The research group consisted of four researches, all working in academia in the field of Health Technology Assessment, including comparative effectiveness, pharmacoeconomics, and evaluation of performance of medicines in real-life settings; two senior researchers and faculty teachers, a researcher in the field of health technology assessment, and a third-year doctoral student. Researchers were familiar with qualitative research and had already performed qualitative studies, including focus groups.
The facilitator (AD) performed the literature search, was involved in the preparation of questions and was trained to lead the discussion by senior researchers (MK, IL). The discussion was observed by two other researches (AJ, IL) that were both making notes about non-verbal signs. The facilitator (AD) and the main observer (AJ) were then involved in data analysis and themes derivation as data coders.
Qualitative data analysis
Two coders (AD, AJ) derived all themes from participants’ interpretations and ideas using the verbatim transcript, including non-verbal expressions detected by both discussion observers.
They coded themes in three steps. First coding was independent using the key phrases mentioned at least once, e.g. ‘relative effectiveness’. Then, the coders transformed their coding trees into one upon agreement and determined new theme hierarchy, forming the proposition of a set of reimbursement criteria. Then, when necessary adjustments of coding trees were made in agreement to obtain the final themes, that was confirmed by both coders. They used NVivo 11 for transcript analysis and built a hierarchy chart based on the number of citations under each topic. Thereupon, the coders prepared a suggestion of revised decision-making criteria. The final set, the transcript of the discussion, and the findings of the study were not reported to participants for additional feedback.
The subtopics generating the content of the proposed criteria and other topics discussed are presented in a hierarchy chart (Fig. 1).
Criteria derived from the discussion
The researchers derived seven criteria considered for medicine reimbursement decision-making from the discussion. Figure 2 presents these criteria and their main elements.
Medicine health benefit and risk for the patient
General experts’ view was that above all, a new medicine should be proven effective and safe with quality designed and performed clinical trials with transferable results to the real clinical practice. The importance of effectiveness as criterion was emphasised several times. One clinician expressed:
“There is no point in talking about e.g. disease prevalence or disease severity if the medicine is not effective; because even if the disease it is supposed to treat is very prevalent and very severe, the effect of the medicine would be very small.”
In addition to that, the regulatory expert exposed that effectiveness should also be considered in real clinical settings:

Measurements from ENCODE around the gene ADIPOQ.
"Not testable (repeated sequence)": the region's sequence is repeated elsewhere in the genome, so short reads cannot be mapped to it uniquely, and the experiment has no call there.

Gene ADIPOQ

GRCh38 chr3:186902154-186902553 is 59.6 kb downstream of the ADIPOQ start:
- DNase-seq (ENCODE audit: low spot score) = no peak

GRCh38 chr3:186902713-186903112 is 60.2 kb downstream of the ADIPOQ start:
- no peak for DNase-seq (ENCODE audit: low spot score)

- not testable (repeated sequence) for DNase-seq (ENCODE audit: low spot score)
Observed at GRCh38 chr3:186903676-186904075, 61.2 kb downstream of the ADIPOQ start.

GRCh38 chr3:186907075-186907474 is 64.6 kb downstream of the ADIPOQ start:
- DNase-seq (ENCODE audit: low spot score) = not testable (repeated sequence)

“there are more “types” of effectiveness: first there is the efficacy leading towards medicine authorisation, then there is effectiveness, expressed in the real circumstances… it’s important to understand “effectiveness” on both levels.”
However, all experts agreed that medicine’s relative effectiveness is the most relevant aspect of medicine health benefit. The clinician specialised in epidemiology and clinical pharmacology elaborated:
“it’s about medicine effectiveness in comparison to a similar medicine; if a medicine is more effective than another, that is why we need it, that is why we need to use and finance it… we’re looking for the health benefit we don’t yet have in another medicine.”
The medicine reimbursement expert added:
“Medicine’s added value or relative effectiveness is of extreme importance; it’s the effectiveness versus placebo and versus active comparator which should be optimally chosen.”
Along discussing the importance of medicine effectiveness, the panel saw safety tightly connected with efficacy as the assessment of risks and benefits is usually done simultaneously:
“safety goes hand-in-hand with efficacy; if a medicine has a poor risk-benefit balance, it is not even authorised for the market, so these two always have to go together… then, there are mechanisms to maintain or improve safety and to know more about it, such as post-authorisation safety studies”, as the regulatory expert explained.
One of the clinicians partially agreed that medicine safety is crucial but disagreed that this should be as important in decision-making as effectiveness.
Another clinician advocated the importance of safety aspect and concluded the debate with the words:
“There is such a fine line between the importance of medicine benefit and the importance of its hazard.”
When asked about what measures or aspects are considered under safety, the experts unanimously replied that these are medicines’ adverse events and the medicine reimbursement decision-maker explained that mostly individual patient safety is in question when talking about medicine safety.